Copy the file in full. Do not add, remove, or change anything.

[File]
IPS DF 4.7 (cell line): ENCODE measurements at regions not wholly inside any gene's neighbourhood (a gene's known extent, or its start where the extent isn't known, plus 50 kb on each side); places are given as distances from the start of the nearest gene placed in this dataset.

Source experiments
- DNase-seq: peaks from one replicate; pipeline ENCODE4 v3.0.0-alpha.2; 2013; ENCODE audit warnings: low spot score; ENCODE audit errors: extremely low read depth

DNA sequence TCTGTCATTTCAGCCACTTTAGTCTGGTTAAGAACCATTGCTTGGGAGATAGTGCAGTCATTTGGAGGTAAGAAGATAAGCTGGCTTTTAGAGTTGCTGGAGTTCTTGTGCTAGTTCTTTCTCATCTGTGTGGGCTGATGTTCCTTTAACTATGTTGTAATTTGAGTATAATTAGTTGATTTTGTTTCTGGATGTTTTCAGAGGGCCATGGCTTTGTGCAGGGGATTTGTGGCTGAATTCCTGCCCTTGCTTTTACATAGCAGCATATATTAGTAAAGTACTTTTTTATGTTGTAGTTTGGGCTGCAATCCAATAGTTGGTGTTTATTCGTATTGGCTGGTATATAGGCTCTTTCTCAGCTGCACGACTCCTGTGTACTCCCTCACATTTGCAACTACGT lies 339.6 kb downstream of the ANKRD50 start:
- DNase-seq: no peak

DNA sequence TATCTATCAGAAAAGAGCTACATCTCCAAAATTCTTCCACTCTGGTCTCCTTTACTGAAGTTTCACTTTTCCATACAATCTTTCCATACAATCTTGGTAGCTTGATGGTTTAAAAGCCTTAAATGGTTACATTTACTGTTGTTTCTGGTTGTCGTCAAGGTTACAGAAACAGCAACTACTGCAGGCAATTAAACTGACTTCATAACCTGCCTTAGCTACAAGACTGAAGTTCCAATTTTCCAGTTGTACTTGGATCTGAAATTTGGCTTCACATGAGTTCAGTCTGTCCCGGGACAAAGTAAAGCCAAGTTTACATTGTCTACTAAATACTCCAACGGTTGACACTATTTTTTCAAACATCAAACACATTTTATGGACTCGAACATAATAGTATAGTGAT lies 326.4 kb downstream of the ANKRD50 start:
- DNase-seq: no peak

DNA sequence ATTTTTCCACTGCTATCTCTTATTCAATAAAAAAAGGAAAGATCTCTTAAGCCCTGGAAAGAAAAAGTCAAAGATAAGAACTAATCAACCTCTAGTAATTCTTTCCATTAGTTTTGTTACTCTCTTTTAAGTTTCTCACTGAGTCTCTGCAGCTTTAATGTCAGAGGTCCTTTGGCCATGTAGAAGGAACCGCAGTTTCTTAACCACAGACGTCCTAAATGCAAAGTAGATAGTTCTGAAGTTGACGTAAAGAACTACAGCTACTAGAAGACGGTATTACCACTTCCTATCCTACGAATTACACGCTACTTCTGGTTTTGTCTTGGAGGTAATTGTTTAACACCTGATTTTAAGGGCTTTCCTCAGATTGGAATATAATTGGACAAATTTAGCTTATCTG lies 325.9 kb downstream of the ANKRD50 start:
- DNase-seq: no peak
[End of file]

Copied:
IPS DF 4.7 (cell line): ENCODE measurements at regions not wholly inside any gene's neighbourhood (a gene's known extent, or its start where the extent isn't known, plus 50 kb on each side); places are given as distances from the start of the nearest gene placed in this dataset.

Source experiments
- DNase-seq: peaks from one replicate; pipeline ENCODE4 v3.0.0-alpha.2; 2013; ENCODE audit warnings: low spot score; ENCODE audit errors: extremely low read depth

DNA sequence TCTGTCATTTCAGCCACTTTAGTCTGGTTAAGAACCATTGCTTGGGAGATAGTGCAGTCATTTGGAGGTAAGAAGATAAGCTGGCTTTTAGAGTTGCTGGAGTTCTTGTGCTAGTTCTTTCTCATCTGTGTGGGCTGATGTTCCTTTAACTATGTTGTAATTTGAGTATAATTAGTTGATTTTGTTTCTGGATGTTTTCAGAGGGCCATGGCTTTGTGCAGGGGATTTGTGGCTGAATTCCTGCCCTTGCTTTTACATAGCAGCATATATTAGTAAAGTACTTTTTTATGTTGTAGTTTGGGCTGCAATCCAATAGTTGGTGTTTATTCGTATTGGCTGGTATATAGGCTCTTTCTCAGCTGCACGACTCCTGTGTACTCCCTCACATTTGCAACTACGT lies 339.6 kb downstream of the ANKRD50 start:
- DNase-seq: no peak

DNA sequence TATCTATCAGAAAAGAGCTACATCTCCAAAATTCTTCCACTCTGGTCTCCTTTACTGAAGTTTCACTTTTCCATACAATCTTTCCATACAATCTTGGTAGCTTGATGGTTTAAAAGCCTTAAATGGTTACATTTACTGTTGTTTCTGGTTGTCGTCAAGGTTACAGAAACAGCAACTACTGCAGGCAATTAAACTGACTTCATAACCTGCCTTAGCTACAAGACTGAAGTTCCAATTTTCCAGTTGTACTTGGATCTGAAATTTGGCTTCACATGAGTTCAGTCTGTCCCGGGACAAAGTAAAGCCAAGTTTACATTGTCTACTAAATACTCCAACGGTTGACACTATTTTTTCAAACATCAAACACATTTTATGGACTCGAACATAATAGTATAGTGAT lies 326.4 kb downstream of the ANKRD50 start:
- DNase-seq: no peak

DNA sequence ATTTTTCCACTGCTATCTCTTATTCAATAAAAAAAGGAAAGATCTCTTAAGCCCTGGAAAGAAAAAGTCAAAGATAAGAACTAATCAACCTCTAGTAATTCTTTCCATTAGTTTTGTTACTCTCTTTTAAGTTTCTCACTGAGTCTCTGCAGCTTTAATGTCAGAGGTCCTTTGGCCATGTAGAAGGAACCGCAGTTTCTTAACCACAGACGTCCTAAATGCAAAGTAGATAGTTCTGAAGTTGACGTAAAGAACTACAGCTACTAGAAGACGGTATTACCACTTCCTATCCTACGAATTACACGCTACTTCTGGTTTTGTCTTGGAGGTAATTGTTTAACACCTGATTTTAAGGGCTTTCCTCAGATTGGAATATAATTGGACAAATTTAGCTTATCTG lies 325.9 kb downstream of the ANKRD50 start:
- DNase-seq: no peak